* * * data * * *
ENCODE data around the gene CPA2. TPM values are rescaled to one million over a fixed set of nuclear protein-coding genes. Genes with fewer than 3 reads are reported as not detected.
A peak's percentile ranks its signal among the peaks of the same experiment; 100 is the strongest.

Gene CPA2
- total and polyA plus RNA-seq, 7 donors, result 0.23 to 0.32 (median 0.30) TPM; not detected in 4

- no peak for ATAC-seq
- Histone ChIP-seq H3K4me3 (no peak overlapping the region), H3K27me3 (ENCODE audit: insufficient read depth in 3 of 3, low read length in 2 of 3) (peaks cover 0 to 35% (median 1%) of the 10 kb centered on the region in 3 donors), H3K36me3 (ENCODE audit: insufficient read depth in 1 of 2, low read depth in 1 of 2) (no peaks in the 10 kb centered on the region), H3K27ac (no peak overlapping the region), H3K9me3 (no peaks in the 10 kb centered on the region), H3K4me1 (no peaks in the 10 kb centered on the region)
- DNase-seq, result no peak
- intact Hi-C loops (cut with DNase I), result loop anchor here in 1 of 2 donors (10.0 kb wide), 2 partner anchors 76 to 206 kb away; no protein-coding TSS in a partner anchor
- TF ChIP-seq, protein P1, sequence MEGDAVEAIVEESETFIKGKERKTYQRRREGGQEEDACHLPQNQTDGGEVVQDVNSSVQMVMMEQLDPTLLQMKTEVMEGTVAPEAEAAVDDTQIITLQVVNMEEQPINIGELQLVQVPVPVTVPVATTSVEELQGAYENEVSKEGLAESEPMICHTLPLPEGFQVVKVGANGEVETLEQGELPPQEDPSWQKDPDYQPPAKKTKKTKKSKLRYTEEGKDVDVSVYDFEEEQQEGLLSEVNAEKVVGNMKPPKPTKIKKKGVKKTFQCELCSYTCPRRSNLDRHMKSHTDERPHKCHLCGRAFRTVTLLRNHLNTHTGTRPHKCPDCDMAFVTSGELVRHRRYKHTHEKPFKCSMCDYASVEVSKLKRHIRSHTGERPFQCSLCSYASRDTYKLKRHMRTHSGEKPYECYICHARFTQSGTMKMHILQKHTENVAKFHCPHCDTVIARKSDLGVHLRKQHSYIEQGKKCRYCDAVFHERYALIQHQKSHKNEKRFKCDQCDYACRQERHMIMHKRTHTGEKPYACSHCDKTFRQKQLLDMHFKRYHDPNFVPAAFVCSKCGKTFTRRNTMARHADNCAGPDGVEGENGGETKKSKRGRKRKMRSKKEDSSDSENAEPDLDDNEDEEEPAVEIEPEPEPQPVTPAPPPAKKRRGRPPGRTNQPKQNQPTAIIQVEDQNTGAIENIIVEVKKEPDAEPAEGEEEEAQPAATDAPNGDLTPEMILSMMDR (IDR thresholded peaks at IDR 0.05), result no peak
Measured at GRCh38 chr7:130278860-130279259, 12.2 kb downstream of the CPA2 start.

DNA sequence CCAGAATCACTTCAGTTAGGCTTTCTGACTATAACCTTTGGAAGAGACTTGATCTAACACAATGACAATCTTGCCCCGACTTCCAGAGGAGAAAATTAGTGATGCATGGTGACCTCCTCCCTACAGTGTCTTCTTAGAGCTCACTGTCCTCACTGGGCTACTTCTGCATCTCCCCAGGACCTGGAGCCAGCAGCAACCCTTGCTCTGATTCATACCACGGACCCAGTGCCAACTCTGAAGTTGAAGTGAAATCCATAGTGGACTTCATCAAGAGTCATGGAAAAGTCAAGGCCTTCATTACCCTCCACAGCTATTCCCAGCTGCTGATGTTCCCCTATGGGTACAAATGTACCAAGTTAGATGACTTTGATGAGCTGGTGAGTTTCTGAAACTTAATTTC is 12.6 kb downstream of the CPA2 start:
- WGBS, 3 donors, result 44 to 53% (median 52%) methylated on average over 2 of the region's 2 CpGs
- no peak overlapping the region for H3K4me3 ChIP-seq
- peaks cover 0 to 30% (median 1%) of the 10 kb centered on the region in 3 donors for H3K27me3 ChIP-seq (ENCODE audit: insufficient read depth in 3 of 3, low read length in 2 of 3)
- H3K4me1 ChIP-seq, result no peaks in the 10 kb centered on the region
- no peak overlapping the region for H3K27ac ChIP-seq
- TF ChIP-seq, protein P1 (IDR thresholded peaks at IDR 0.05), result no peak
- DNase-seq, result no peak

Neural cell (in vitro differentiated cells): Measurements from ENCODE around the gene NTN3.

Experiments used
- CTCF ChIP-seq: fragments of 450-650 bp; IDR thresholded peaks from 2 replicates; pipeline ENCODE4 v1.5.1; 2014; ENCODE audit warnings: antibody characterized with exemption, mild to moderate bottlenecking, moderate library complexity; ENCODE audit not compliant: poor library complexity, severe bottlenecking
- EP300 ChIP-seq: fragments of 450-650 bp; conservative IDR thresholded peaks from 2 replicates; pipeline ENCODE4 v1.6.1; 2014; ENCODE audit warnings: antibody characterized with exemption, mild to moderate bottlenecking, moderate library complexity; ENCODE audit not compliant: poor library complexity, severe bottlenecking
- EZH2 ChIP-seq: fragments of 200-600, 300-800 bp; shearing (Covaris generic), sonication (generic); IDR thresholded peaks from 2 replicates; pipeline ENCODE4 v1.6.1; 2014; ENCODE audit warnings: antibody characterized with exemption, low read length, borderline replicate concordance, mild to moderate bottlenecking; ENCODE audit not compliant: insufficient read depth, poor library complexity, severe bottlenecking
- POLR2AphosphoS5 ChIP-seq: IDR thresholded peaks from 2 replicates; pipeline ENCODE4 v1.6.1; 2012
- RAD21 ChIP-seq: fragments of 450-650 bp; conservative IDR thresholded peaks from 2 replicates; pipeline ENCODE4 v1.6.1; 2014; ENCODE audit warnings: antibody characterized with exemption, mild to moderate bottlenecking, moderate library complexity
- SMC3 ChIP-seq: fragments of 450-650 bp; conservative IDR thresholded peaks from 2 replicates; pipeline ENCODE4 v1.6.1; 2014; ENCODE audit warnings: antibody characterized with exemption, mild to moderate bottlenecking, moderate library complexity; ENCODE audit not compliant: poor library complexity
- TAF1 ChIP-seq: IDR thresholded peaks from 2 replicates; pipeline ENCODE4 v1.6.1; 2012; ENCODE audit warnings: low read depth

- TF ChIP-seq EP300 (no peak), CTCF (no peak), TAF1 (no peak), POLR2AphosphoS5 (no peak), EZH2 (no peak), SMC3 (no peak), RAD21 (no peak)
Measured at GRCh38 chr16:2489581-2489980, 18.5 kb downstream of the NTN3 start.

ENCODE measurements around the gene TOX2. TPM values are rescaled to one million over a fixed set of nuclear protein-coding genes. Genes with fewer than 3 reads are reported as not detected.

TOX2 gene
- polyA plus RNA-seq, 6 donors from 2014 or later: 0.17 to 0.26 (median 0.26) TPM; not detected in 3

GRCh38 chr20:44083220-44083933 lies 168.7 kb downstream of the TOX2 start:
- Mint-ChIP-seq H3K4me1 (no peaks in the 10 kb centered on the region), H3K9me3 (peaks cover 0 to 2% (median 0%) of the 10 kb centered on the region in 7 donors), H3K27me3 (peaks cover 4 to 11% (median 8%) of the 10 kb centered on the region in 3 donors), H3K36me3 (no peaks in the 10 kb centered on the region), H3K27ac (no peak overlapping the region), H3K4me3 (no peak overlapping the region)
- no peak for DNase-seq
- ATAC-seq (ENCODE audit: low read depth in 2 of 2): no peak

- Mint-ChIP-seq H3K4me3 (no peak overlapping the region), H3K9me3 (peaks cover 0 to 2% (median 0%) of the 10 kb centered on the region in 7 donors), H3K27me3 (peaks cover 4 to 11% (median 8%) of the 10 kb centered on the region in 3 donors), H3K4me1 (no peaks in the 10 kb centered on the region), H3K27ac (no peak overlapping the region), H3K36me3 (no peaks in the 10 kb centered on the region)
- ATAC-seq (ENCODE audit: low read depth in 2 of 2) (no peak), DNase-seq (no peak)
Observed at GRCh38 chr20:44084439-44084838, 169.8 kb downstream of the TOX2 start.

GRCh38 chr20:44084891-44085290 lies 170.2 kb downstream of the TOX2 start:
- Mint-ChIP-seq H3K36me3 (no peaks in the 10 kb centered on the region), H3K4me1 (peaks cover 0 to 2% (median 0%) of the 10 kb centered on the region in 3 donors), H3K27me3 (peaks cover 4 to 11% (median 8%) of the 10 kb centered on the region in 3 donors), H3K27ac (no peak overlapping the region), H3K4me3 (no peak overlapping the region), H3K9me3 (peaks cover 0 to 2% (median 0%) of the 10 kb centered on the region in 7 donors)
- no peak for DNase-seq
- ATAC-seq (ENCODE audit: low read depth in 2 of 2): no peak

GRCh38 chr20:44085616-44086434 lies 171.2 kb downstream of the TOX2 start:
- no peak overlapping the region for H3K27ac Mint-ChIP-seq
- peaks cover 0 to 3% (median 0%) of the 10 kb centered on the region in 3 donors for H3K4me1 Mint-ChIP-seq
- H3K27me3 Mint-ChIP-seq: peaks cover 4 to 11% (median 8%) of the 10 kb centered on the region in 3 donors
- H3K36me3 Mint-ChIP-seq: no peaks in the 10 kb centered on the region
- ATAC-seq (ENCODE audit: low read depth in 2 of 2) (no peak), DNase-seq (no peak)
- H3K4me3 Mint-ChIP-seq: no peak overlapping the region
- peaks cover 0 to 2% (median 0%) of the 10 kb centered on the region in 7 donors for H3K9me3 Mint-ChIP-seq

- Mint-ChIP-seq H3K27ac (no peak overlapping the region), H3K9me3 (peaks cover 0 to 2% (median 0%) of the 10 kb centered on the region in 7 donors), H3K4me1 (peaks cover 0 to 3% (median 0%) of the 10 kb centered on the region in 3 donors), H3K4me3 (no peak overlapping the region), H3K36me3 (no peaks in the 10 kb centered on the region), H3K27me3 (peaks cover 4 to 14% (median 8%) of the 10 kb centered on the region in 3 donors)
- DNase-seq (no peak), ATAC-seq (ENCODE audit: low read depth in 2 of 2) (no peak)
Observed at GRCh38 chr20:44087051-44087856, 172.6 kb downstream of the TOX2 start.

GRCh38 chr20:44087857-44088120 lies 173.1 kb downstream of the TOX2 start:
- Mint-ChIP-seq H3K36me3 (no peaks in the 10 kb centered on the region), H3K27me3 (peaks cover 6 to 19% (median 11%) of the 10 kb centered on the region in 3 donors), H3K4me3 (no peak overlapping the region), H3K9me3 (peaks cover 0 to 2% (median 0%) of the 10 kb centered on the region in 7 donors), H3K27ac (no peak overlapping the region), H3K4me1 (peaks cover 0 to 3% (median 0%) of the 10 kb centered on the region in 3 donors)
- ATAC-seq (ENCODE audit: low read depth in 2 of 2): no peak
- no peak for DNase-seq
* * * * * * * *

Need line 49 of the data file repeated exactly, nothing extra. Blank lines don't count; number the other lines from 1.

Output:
- ATAC-seq (ENCODE audit: low read depth in 2 of 2) (no peak), DNase-seq (no peak)